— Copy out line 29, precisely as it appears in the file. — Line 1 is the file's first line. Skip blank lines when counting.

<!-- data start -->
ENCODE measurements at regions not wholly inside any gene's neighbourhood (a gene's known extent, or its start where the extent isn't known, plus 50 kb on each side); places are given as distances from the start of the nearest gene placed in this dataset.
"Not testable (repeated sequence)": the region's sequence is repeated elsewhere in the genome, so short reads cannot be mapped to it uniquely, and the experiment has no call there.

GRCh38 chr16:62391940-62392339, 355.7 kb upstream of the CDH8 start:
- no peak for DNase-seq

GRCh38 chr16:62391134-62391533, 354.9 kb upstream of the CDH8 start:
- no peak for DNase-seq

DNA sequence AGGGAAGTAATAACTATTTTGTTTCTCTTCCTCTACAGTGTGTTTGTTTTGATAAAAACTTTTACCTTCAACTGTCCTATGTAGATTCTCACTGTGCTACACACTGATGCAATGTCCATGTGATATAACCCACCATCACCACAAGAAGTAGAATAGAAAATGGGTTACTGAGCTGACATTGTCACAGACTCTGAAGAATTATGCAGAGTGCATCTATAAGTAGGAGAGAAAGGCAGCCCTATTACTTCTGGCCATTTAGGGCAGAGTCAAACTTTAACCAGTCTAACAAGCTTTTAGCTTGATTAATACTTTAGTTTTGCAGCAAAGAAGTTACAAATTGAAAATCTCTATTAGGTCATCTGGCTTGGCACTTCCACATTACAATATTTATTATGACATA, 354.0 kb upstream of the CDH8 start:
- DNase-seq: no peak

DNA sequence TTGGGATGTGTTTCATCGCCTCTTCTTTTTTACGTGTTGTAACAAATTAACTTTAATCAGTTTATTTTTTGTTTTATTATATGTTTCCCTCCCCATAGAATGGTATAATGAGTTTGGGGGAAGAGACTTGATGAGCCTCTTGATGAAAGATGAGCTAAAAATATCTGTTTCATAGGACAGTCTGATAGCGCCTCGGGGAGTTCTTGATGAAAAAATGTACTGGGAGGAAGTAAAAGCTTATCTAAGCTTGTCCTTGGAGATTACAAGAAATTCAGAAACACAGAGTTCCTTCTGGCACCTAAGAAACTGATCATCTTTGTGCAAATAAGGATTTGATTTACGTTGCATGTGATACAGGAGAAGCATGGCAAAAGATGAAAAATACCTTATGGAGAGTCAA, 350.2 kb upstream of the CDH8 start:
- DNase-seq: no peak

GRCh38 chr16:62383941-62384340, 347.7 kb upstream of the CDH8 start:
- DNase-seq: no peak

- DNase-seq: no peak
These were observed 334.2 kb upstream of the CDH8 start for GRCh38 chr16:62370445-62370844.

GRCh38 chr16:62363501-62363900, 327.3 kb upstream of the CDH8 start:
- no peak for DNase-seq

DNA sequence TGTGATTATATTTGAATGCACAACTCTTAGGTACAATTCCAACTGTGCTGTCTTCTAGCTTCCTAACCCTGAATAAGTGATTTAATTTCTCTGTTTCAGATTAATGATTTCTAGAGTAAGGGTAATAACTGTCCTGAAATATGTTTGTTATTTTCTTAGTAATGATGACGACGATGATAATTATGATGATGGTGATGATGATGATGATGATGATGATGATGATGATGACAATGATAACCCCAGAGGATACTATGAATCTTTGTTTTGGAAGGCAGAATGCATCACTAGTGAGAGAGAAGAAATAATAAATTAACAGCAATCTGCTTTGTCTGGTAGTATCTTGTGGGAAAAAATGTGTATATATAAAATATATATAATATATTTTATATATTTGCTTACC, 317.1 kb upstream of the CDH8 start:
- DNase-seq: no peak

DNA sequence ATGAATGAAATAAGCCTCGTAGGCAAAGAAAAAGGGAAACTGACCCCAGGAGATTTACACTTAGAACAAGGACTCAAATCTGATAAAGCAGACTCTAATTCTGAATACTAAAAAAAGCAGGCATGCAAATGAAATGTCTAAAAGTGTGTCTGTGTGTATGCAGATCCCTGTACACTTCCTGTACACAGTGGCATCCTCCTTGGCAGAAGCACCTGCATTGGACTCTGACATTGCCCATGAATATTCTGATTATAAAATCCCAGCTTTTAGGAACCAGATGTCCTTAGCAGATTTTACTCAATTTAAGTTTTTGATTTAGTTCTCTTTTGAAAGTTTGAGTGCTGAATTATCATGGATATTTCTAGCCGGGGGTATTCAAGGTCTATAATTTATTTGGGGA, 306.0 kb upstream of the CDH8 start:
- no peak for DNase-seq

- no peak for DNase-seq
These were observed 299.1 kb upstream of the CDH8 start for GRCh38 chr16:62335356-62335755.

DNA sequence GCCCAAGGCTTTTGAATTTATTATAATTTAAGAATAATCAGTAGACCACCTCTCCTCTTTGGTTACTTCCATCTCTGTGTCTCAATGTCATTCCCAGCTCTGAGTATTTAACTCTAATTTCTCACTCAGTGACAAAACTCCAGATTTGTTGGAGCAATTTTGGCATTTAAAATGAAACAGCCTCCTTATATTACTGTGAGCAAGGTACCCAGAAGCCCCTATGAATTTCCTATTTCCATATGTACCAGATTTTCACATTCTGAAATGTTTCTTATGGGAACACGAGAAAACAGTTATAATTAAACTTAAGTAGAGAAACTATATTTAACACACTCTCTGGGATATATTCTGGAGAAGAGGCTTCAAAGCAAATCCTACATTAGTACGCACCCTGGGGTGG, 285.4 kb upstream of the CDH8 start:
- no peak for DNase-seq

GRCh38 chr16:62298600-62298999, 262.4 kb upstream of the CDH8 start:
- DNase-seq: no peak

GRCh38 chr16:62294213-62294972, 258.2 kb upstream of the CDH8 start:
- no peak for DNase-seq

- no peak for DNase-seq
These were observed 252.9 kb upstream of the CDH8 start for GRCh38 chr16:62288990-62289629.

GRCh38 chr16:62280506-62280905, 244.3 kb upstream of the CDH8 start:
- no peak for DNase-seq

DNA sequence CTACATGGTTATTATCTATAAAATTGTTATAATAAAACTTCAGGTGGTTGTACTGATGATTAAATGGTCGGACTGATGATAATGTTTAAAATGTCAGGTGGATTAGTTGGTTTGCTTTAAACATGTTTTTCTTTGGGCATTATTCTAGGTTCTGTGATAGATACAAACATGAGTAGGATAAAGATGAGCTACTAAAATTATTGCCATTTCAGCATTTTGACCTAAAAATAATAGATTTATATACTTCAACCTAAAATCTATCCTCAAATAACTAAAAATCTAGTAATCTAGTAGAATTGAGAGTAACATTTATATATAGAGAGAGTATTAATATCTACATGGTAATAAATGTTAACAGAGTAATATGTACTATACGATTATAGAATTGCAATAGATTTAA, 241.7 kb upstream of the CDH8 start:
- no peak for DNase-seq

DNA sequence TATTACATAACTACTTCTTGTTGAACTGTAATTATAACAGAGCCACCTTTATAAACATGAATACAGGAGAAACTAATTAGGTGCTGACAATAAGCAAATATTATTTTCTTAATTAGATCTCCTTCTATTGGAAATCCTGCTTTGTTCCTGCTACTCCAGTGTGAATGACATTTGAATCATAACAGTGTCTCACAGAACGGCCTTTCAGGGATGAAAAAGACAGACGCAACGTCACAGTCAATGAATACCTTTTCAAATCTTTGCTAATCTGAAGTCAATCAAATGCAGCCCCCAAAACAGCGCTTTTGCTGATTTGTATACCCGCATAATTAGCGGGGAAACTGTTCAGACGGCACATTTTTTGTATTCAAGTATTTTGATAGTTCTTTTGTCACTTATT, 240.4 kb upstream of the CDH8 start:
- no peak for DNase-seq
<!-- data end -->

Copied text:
- no peak for DNase-seq